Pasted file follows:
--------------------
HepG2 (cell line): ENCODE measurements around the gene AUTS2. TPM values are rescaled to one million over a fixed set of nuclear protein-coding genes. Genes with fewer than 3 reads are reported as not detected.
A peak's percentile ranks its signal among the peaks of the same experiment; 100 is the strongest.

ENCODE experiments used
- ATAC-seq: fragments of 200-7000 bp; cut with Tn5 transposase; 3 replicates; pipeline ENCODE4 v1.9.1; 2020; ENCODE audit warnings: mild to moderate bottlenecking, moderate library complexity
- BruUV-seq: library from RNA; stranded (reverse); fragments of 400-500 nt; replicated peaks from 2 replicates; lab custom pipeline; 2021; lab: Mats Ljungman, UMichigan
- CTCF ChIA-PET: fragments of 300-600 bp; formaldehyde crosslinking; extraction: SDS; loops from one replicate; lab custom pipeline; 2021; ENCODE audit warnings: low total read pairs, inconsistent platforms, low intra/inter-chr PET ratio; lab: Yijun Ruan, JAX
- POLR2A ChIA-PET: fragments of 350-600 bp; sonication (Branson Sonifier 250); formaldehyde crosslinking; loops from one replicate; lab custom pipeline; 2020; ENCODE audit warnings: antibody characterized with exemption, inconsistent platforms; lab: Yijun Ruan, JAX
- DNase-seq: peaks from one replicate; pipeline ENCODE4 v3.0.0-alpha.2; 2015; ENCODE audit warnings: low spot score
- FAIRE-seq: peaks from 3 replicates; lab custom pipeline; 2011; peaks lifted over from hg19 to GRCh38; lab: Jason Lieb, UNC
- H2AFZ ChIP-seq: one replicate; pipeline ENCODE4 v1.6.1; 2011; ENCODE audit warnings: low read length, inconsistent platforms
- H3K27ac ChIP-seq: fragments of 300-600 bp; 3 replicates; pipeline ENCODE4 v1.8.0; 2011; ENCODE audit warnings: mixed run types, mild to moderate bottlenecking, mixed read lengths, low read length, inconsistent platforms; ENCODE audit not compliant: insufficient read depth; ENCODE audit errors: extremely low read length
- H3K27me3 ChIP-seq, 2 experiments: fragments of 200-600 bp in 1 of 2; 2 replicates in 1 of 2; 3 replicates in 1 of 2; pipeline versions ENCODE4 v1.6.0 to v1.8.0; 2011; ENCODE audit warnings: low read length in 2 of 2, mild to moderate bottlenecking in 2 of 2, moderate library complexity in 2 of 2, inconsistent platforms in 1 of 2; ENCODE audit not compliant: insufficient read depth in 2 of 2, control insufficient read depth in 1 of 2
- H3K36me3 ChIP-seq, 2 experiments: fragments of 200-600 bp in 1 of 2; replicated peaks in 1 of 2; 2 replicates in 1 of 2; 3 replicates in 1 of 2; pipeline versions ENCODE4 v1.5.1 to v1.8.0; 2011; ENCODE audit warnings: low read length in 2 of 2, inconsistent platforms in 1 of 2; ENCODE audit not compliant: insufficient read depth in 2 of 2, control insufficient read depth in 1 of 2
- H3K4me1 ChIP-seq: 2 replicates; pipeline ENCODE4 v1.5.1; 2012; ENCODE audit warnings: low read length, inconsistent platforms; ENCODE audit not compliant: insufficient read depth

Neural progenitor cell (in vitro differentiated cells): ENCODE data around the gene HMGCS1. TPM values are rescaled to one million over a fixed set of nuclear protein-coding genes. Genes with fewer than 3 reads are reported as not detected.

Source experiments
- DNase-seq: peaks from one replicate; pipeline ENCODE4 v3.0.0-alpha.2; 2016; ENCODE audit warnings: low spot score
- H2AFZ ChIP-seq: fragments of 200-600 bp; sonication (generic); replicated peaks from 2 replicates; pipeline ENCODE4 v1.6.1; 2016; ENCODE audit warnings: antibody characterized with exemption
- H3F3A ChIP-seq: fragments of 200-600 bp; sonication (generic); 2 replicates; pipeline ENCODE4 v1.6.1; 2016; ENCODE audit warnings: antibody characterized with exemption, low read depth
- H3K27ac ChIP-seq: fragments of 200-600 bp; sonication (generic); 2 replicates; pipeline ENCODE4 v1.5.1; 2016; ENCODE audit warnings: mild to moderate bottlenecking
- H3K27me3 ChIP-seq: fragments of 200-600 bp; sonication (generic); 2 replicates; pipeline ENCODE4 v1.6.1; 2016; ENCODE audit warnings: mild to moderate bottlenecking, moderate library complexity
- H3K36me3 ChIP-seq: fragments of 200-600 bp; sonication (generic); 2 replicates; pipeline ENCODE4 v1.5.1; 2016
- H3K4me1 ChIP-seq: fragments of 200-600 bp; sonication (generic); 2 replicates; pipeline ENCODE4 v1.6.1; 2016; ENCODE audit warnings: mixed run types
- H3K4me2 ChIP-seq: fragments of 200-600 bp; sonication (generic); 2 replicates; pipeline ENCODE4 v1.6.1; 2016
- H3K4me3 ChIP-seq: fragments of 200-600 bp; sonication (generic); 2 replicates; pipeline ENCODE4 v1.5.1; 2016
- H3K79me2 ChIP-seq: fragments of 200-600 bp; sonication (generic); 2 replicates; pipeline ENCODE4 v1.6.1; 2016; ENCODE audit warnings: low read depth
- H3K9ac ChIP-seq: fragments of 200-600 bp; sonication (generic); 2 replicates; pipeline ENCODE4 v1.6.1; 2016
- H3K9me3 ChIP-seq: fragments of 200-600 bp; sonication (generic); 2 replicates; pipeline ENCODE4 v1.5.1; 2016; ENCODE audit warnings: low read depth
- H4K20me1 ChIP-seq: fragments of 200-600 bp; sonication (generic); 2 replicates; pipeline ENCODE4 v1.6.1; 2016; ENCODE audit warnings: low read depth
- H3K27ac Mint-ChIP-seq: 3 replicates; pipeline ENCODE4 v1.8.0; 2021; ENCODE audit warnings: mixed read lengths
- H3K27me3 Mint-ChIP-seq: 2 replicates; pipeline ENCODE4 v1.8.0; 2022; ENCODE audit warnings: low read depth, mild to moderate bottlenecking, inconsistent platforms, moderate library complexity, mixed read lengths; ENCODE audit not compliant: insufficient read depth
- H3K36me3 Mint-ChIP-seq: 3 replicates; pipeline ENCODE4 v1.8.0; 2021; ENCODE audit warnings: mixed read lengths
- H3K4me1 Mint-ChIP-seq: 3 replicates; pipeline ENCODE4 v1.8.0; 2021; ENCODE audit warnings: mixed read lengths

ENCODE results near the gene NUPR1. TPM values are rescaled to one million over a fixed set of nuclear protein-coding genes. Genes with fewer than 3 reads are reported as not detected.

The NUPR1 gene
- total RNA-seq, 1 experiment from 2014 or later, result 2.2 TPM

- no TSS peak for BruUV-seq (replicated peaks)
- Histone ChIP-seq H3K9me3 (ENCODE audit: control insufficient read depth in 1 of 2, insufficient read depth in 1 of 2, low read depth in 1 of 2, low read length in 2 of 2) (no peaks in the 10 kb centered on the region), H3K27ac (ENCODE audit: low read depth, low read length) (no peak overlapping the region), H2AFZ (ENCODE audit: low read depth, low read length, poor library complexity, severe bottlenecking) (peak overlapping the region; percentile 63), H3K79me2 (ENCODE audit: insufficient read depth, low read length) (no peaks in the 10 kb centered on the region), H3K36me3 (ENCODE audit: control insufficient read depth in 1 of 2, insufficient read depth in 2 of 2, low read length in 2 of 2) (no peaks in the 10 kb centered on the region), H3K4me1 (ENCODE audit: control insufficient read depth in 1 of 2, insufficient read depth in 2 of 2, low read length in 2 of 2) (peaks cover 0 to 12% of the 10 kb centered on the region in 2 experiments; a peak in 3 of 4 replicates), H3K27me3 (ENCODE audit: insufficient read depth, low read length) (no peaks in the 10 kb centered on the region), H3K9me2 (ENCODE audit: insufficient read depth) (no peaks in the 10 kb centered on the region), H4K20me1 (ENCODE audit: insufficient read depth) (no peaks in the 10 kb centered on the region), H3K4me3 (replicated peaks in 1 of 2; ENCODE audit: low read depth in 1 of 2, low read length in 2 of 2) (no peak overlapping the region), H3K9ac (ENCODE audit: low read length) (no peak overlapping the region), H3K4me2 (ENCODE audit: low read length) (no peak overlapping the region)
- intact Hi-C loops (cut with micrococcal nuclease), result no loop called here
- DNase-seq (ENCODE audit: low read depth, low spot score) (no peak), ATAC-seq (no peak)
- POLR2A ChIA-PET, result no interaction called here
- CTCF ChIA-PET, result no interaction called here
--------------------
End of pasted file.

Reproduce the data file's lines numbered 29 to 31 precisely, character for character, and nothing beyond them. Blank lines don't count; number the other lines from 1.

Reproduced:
- H4K20me1 ChIP-seq: fragments of 200-600 bp; sonication (generic); 2 replicates; pipeline ENCODE4 v1.6.1; 2016; ENCODE audit warnings: low read depth
- H3K27ac Mint-ChIP-seq: 3 replicates; pipeline ENCODE4 v1.8.0; 2021; ENCODE audit warnings: mixed read lengths
- H3K27me3 Mint-ChIP-seq: 2 replicates; pipeline ENCODE4 v1.8.0; 2022; ENCODE audit warnings: low read depth, mild to moderate bottlenecking, inconsistent platforms, moderate library complexity, mixed read lengths; ENCODE audit not compliant: insufficient read depth